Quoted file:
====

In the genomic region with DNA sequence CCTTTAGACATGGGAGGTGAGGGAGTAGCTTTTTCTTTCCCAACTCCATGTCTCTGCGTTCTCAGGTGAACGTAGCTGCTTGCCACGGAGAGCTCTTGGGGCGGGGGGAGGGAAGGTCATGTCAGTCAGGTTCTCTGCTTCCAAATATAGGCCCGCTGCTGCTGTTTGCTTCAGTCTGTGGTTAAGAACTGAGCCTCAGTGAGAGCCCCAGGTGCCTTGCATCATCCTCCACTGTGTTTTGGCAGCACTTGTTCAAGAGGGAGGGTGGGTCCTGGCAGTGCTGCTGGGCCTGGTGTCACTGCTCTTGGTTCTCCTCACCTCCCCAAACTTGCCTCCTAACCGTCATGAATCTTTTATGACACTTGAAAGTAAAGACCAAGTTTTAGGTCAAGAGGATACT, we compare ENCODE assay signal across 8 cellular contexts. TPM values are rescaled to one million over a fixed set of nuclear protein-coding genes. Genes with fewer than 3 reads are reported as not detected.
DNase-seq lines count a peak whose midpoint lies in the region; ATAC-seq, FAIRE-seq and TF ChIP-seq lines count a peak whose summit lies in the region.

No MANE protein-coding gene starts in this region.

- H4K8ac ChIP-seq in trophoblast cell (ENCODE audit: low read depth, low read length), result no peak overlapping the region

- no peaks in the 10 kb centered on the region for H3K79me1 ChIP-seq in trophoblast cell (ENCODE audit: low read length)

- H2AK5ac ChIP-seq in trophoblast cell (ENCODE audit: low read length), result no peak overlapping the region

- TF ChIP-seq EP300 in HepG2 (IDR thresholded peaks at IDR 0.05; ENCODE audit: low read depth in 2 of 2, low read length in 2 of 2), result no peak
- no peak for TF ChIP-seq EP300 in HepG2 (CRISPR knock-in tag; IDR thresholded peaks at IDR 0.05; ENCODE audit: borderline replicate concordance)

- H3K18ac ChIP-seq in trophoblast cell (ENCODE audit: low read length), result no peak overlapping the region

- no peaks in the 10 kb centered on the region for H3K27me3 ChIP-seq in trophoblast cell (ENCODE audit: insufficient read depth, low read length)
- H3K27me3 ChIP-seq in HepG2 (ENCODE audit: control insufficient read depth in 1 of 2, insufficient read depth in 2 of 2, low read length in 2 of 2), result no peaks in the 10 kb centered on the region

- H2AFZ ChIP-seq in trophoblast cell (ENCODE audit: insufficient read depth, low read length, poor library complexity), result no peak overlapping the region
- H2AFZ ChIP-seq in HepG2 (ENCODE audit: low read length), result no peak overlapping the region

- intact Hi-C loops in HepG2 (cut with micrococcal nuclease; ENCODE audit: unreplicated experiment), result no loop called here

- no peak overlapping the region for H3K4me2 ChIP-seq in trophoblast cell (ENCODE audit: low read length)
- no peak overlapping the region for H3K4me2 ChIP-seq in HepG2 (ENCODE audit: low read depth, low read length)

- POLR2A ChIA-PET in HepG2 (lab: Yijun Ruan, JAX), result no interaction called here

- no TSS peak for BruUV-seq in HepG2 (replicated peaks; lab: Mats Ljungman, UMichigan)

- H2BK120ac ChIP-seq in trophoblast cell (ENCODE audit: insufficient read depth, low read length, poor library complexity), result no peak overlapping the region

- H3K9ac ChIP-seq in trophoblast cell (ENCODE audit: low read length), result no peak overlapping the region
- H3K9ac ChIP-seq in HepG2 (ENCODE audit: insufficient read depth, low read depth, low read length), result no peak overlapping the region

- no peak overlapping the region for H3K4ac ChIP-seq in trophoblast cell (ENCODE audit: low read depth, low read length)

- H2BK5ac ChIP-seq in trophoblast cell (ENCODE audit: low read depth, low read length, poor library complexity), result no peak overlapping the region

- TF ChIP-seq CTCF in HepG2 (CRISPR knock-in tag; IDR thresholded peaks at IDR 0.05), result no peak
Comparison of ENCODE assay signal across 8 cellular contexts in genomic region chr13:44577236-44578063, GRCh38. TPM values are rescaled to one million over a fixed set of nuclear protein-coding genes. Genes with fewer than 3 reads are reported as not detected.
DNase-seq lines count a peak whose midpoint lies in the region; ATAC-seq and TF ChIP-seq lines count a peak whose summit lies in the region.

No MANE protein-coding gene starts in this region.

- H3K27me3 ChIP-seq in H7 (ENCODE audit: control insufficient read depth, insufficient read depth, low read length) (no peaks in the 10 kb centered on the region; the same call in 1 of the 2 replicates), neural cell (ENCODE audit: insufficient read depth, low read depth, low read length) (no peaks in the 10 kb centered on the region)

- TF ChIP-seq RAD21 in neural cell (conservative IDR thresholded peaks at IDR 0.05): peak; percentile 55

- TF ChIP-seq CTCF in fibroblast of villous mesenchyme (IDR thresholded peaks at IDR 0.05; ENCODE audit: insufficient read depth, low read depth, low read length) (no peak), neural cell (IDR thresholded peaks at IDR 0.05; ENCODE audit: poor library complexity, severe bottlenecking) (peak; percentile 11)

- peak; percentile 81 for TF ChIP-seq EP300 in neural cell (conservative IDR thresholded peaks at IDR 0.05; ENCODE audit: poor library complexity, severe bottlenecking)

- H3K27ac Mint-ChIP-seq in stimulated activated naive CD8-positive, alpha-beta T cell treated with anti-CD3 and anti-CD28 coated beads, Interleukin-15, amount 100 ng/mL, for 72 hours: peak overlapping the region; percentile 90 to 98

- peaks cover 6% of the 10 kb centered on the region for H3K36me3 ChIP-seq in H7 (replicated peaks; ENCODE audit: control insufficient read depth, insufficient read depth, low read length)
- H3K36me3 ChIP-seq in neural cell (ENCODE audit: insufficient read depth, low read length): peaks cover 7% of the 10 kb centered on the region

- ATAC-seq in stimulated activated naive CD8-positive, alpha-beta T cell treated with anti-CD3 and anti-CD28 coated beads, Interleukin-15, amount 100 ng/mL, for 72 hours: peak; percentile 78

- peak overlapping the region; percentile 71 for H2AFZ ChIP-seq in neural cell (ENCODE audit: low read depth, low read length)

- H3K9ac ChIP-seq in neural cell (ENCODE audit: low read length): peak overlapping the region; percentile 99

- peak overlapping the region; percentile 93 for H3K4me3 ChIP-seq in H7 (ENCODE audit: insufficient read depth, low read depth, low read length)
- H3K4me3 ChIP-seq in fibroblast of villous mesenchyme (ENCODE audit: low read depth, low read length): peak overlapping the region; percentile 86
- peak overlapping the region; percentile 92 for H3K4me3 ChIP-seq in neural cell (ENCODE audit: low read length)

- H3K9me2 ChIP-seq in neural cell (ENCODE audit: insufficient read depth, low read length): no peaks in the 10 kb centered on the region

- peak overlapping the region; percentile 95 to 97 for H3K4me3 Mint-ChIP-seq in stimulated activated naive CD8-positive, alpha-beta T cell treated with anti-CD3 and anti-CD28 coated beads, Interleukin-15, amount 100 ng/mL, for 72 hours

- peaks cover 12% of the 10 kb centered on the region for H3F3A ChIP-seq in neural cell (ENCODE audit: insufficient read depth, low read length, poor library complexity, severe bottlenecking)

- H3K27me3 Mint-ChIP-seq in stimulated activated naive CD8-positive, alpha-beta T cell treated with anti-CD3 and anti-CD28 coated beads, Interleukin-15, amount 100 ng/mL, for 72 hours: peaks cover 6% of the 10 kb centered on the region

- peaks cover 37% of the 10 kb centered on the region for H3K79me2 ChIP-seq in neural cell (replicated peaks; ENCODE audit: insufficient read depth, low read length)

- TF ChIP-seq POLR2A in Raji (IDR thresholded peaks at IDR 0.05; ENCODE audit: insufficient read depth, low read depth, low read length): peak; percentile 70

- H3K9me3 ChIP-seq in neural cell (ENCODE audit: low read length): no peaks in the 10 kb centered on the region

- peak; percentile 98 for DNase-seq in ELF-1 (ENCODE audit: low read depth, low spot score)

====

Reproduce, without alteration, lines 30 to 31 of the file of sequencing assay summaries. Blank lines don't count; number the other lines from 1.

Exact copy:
- TF ChIP-seq CTCF in fibroblast of villous mesenchyme (IDR thresholded peaks at IDR 0.05; ENCODE audit: insufficient read depth, low read depth, low read length) (no peak), neural cell (IDR thresholded peaks at IDR 0.05; ENCODE audit: poor library complexity, severe bottlenecking) (peak; percentile 11)

- peak; percentile 81 for TF ChIP-seq EP300 in neural cell (conservative IDR thresholded peaks at IDR 0.05; ENCODE audit: poor library complexity, severe bottlenecking)